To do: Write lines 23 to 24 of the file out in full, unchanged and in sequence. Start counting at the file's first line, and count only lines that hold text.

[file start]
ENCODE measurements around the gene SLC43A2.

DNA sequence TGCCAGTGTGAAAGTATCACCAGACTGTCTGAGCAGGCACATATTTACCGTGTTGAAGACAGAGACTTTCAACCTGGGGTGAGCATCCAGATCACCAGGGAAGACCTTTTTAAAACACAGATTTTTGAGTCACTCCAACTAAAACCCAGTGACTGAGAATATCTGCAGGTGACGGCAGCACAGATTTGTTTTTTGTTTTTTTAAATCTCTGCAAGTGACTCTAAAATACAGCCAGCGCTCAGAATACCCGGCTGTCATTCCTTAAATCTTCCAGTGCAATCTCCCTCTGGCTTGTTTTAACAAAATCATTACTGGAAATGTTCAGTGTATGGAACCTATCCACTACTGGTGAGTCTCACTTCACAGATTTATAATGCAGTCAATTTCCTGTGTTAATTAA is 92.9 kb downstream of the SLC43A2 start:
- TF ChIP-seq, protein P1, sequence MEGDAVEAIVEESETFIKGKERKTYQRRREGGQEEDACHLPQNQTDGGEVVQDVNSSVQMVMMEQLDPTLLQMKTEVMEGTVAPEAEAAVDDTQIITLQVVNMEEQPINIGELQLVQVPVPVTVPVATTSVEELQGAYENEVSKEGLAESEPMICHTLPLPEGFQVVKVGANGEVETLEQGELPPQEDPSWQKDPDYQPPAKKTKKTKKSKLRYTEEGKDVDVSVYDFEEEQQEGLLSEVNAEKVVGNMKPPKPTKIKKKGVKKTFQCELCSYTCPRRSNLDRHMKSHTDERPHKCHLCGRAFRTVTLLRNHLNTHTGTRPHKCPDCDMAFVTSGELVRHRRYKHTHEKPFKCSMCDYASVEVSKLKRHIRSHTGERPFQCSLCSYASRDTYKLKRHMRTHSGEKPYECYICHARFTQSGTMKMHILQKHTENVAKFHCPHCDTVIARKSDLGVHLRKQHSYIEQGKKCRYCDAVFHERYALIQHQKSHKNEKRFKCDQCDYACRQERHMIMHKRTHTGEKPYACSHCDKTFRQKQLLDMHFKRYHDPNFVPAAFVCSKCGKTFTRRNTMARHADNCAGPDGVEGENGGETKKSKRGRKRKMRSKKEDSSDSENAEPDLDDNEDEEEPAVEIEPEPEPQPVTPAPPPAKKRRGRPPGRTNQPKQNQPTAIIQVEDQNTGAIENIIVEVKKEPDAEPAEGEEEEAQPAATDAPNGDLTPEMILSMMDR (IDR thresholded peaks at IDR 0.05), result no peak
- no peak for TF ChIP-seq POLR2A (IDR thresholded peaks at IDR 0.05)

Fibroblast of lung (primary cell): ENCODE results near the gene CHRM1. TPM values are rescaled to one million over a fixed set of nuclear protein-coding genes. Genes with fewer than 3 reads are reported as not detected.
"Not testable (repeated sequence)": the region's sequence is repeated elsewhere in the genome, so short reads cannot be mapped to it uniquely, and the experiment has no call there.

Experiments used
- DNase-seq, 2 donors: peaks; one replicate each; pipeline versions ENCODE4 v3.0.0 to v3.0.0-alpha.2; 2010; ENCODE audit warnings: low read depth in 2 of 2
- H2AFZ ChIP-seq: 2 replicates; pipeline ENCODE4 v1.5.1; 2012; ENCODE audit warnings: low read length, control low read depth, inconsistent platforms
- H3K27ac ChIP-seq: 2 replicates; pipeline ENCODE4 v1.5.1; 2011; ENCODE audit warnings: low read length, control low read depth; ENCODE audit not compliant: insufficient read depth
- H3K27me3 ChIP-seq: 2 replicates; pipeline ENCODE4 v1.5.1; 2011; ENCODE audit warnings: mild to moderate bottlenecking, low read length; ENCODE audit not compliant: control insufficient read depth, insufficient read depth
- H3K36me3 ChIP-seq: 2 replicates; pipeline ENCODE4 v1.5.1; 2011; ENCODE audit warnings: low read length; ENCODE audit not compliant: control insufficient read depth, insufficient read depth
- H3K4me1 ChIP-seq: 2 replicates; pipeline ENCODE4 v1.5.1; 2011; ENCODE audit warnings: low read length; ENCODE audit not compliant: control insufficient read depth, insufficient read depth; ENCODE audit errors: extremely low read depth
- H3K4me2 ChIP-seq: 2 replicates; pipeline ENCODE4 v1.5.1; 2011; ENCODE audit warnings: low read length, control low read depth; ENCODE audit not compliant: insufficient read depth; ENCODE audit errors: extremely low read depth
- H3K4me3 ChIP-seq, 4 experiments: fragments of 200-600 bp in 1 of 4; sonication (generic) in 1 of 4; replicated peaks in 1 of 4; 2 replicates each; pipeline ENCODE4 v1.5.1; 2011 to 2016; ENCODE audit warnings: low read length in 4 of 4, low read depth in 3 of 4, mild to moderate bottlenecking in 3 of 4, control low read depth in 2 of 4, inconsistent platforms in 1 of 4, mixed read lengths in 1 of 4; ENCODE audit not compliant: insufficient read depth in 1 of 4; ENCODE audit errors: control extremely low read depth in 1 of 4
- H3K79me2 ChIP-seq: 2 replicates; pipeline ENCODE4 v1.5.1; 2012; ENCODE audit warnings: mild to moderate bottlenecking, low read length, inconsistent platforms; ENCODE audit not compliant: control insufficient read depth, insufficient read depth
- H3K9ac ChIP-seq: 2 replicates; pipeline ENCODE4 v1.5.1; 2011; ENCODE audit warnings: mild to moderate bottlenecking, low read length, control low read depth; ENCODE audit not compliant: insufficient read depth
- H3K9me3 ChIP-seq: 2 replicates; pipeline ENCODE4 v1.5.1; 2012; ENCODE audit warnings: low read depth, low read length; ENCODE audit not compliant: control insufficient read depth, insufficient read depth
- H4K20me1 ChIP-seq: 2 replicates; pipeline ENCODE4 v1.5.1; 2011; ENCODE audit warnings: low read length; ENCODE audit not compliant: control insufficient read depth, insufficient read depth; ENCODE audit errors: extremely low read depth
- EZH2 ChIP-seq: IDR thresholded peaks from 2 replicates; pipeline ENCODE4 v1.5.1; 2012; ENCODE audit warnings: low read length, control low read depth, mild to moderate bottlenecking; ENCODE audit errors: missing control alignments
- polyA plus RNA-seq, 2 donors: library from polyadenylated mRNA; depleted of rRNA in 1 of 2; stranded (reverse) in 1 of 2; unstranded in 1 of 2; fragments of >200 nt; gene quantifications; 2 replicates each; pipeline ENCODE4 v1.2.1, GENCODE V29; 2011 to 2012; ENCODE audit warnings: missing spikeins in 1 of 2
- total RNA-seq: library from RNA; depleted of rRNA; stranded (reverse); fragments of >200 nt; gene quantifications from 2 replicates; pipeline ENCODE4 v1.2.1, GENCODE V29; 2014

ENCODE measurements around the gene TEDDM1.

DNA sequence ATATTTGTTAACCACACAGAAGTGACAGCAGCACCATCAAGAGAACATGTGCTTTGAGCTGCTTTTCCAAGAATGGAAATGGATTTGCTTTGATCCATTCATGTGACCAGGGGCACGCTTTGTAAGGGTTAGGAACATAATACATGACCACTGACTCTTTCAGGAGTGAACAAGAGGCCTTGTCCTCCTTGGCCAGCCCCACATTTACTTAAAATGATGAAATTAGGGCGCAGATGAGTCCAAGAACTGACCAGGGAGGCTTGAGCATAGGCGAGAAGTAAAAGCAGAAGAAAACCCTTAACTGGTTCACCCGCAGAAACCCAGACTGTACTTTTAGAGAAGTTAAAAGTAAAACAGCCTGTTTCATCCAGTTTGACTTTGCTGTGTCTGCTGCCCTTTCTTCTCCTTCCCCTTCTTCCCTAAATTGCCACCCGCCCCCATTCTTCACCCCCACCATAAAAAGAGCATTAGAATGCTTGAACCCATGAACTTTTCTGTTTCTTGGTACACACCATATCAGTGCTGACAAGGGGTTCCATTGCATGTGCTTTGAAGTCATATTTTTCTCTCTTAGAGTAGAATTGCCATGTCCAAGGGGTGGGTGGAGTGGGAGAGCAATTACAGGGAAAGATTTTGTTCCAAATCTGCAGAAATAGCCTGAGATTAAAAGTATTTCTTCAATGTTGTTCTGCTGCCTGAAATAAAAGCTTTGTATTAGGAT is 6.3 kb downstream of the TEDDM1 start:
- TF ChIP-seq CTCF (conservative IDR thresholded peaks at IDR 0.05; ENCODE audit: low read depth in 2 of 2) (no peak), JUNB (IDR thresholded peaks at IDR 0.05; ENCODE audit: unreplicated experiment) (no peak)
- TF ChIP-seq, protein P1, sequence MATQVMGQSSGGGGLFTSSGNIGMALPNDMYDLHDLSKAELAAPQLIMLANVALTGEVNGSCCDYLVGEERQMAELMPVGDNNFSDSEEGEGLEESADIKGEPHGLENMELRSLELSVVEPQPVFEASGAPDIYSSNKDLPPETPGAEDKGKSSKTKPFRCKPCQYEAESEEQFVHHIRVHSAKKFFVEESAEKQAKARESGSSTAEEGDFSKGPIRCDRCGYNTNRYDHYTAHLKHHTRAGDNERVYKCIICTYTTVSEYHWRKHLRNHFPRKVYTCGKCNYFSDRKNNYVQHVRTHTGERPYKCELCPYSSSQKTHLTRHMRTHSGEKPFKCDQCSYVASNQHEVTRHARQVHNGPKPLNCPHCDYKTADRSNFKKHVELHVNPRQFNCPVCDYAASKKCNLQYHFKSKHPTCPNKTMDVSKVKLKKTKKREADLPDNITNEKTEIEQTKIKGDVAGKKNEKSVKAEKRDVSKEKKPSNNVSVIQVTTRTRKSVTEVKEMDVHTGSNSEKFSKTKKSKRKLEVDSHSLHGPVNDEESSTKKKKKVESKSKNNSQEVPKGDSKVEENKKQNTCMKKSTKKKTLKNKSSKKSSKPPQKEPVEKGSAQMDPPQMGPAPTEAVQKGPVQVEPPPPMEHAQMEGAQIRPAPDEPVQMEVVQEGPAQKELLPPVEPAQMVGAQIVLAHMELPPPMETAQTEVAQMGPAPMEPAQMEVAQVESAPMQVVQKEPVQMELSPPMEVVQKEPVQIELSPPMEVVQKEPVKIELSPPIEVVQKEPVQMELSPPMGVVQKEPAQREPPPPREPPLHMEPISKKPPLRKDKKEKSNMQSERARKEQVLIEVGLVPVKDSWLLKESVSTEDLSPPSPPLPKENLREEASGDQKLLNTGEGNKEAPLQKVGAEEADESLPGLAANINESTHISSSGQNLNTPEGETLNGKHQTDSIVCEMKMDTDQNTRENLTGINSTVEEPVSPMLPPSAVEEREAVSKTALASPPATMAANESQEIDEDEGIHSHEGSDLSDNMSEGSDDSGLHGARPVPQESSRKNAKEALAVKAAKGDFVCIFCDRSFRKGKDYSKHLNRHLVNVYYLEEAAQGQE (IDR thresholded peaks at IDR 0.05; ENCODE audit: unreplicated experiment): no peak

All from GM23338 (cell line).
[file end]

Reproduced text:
ENCODE measurements around the gene TEDDM1.

DNA sequence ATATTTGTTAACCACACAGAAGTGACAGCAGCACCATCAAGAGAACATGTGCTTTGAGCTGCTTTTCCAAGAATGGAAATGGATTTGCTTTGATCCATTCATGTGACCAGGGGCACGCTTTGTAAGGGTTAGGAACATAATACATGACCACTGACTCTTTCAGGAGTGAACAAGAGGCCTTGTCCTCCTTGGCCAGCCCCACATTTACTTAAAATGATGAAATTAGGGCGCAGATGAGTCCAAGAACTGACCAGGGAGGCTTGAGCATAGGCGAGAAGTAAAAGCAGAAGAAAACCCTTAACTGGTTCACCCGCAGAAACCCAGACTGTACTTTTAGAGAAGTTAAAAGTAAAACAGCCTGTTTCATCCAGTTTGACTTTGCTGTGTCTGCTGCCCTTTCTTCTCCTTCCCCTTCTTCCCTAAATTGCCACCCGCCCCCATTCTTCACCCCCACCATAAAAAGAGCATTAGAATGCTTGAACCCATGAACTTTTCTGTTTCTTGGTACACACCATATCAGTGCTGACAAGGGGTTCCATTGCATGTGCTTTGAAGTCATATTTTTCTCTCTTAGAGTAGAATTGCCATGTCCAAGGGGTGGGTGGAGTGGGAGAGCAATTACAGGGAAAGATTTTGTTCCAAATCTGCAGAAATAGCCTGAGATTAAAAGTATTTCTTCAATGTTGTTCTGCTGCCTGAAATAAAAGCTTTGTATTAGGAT is 6.3 kb downstream of the TEDDM1 start: